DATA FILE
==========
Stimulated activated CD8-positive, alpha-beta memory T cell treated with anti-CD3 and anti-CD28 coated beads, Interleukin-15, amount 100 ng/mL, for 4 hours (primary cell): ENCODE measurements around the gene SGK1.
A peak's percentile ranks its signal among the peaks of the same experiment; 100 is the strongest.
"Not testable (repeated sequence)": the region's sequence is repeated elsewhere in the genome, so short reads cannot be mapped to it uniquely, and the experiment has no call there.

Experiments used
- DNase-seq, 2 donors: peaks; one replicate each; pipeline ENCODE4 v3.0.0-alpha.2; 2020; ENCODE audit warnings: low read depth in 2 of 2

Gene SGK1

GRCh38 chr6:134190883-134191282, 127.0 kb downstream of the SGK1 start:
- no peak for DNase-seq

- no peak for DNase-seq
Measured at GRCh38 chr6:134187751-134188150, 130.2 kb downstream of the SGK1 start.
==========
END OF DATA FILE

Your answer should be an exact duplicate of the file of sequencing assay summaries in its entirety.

Stimulated activated CD8-positive, alpha-beta memory T cell treated with anti-CD3 and anti-CD28 coated beads, Interleukin-15, amount 100 ng/mL, for 4 hours (primary cell): ENCODE measurements around the gene SGK1.
A peak's percentile ranks its signal among the peaks of the same experiment; 100 is the strongest.
"Not testable (repeated sequence)": the region's sequence is repeated elsewhere in the genome, so short reads cannot be mapped to it uniquely, and the experiment has no call there.

Experiments used
- DNase-seq, 2 donors: peaks; one replicate each; pipeline ENCODE4 v3.0.0-alpha.2; 2020; ENCODE audit warnings: low read depth in 2 of 2

Gene SGK1

GRCh38 chr6:134190883-134191282, 127.0 kb downstream of the SGK1 start:
- no peak for DNase-seq

- no peak for DNase-seq
Measured at GRCh38 chr6:134187751-134188150, 130.2 kb downstream of the SGK1 start.